Biometric Vein Recognition Hacked

Biometric vein recognition is considered with iris recognition as the most secure biometrics system. Vein recognition is used in highly secure areas. Automatic Telling Machines starts to use this technology with, for instance in Japan. This statement was valid until December 2018. At the famous German Chaos Communication Congress (35c3), Krissler Ian, also known as Starbug, and Albrecht Julian demonstrated a method (German video) to create a lure hand that defeats commercial systems.

Starbug is a well known hacker in the field of biometrics. For instance, in 2016, he faked successfully the fingerprints of a German minister using high resolution captured photos.

For about 20 years, vein recognition is mainly a Japanese technology. Fujitsu and Hitachi are the two leaders. The network of veins is captured either by reflection from the palm or through transparency with Infra Red (IR) light for fingers. The captured network is turned into minutiae like a typical fingerprint.

The capture phase seems rather simple. The researchers removed the IR filter of a traditional high-end DSLR camera (in that case, Nikon D600) with good lenses. They were able to get a proper capture up to 6 meters with a flash. They also built a raspberry-based system that could be hidden into a device, for instance, a hand-dry-blower. The captured image is processed via a python script to generate a skeleton of the network of veins (as illustrated by the figure below).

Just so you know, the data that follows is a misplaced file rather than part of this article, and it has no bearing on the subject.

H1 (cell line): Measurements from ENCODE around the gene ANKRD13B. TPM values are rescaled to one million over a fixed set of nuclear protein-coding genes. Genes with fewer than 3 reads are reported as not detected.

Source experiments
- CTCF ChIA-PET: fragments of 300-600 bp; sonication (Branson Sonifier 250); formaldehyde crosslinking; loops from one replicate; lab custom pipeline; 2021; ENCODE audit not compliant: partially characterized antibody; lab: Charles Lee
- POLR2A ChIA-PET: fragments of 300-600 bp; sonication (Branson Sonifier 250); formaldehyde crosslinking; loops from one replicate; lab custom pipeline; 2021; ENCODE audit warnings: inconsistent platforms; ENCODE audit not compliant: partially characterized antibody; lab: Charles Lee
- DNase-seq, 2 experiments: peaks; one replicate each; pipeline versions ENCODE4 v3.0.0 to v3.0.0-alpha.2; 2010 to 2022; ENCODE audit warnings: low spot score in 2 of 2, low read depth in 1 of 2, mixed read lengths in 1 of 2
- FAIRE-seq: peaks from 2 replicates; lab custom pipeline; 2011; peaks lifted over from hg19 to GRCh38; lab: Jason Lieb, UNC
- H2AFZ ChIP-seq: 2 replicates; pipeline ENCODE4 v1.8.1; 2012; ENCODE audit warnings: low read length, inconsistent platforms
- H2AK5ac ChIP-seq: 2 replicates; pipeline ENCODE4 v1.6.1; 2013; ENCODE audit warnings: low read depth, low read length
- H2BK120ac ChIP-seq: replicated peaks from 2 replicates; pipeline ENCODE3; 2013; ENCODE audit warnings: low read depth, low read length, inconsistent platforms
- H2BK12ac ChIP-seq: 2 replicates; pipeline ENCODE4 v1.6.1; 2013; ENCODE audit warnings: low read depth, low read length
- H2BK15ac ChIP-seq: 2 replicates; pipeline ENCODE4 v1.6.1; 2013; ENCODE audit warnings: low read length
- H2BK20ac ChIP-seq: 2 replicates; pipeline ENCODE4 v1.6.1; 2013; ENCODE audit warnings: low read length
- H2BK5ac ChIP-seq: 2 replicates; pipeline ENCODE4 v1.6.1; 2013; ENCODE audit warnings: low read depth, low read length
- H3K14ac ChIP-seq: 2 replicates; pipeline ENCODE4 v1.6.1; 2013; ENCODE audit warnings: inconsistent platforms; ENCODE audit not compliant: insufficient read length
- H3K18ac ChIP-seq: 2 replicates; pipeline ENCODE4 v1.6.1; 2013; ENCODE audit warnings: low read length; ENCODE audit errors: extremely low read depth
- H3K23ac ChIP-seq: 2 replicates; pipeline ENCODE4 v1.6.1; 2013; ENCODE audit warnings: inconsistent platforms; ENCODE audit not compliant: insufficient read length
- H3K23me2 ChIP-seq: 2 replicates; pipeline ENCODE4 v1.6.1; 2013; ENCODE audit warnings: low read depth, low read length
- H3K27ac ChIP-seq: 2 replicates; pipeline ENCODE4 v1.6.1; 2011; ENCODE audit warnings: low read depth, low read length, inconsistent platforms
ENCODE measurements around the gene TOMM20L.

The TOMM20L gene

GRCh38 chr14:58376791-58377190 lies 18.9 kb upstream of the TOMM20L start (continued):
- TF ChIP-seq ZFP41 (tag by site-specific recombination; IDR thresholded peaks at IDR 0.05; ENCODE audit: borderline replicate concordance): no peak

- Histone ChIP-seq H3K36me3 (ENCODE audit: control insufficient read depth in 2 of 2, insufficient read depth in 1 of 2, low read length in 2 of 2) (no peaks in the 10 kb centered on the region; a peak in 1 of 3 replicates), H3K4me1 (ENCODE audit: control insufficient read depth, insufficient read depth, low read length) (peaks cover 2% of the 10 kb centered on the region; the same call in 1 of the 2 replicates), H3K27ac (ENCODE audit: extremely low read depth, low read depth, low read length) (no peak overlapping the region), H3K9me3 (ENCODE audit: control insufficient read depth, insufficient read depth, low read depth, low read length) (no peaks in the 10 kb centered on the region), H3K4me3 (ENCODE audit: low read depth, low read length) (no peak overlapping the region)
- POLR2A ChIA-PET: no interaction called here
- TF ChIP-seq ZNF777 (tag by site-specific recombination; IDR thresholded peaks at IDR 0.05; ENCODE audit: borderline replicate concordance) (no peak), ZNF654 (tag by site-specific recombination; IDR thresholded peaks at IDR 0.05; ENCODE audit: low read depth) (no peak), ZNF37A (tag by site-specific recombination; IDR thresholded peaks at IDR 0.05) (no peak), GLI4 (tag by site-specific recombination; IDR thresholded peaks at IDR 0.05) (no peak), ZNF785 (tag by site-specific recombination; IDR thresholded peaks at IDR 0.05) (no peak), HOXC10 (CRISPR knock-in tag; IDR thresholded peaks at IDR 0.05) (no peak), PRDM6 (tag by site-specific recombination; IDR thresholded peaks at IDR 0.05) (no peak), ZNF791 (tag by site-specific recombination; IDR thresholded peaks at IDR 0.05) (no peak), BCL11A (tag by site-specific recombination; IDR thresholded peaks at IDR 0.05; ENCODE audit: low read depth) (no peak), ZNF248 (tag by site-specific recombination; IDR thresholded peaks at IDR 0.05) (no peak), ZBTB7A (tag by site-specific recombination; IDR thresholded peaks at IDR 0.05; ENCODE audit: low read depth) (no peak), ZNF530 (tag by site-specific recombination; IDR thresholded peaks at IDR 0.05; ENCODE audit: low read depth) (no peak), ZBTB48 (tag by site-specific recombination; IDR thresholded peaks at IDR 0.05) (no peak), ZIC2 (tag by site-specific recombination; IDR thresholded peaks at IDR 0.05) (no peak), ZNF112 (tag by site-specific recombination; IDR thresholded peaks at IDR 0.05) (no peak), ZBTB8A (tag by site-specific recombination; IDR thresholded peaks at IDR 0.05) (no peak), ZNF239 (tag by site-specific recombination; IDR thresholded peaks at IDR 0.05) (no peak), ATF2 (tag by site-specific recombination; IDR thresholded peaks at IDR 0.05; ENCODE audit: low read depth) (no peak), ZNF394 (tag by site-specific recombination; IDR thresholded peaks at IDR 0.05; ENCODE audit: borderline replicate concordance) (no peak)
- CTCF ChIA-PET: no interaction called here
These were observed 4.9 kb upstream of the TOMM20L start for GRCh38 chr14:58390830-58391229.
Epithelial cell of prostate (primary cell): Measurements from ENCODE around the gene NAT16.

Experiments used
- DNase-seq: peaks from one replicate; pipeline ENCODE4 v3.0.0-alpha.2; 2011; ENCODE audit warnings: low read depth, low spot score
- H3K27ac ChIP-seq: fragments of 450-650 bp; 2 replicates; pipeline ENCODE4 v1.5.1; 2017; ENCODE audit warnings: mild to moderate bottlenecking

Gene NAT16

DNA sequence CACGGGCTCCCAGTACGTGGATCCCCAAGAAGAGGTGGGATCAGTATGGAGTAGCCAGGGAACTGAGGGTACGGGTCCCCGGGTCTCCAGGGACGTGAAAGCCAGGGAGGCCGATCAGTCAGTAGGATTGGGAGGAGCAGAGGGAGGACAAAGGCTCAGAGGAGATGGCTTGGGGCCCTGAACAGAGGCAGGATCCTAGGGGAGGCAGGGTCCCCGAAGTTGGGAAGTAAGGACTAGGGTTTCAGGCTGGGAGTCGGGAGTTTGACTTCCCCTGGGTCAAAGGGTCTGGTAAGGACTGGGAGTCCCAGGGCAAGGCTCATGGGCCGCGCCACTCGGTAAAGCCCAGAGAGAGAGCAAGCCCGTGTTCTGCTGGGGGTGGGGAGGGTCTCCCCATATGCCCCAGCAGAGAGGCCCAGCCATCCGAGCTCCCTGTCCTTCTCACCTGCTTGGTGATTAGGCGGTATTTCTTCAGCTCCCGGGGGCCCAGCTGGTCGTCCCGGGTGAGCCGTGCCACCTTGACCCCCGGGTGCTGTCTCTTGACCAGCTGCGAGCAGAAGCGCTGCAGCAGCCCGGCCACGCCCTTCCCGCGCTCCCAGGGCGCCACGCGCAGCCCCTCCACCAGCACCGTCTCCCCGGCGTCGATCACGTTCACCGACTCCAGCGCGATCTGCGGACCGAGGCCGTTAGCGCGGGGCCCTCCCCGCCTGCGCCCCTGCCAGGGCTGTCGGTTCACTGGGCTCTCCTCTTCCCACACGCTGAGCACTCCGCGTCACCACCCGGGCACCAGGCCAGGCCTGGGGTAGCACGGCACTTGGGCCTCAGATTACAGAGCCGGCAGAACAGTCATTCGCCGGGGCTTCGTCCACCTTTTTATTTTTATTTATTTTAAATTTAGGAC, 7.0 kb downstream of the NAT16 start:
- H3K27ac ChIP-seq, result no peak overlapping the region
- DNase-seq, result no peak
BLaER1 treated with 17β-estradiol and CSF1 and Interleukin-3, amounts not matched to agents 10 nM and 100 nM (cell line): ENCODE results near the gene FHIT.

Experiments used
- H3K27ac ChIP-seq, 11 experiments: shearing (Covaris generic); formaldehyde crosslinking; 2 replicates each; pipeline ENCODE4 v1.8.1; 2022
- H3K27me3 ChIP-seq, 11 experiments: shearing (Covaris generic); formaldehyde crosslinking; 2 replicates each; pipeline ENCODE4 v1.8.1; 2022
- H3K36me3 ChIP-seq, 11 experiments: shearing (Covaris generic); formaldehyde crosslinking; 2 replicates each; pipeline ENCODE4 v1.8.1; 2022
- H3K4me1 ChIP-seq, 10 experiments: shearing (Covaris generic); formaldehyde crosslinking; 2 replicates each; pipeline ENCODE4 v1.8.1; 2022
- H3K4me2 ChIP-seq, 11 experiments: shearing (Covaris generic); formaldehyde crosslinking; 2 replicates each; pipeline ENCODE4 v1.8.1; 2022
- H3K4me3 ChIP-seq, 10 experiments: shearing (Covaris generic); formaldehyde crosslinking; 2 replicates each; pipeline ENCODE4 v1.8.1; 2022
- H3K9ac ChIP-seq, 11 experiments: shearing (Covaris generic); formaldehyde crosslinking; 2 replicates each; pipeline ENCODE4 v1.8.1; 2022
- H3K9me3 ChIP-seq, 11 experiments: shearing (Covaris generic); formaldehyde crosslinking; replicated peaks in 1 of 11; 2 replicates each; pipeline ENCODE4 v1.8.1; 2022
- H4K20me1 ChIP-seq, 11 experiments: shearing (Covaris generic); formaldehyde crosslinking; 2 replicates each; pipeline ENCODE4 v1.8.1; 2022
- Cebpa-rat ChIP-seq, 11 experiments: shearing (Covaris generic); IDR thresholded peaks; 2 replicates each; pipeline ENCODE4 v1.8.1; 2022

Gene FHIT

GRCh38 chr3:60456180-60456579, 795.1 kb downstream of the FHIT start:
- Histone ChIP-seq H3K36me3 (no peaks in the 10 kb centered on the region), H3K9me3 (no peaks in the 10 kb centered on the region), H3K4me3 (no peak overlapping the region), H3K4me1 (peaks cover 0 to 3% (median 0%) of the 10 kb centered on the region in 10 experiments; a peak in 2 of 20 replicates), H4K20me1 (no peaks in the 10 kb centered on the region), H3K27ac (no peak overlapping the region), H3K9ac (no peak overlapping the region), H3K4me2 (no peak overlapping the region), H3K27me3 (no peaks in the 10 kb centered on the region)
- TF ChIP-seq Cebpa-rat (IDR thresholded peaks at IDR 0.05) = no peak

Once the skeleton available, they build a fake hand (or finger) using bee wax. The fake hand covers the printed picture. They tried many different materials, but the wax presented the best performance concerning transparency and diffraction of IR light, in other words, it better emulated skin.

Once the fake hand available, the attacker has to use it on the detector. They performed a live demonstration. The demonstration highlighted that the lighting conditions were critical. The strong lighting of the scene spoiled the demonstration, and they had to shade the detector to success. On the other hand, the fake finger detection went on smoothly. The detector was a kind of tunnel. At the time of the presentation, Hitachi and Fujitsu did not have yet reacted.

The attacked detectors had no liveliness detection. As I highlighted in section 7.4.2 of “Ten Laws for Security,” detecting the presence of a real living being behind the captured biometrics is necessarily for robust systems. Unfortunately, such detection increases the complexity and cost of detectors.

Conclusion: Once more, Law 1: Attackers will always find their way
was demonstrated.

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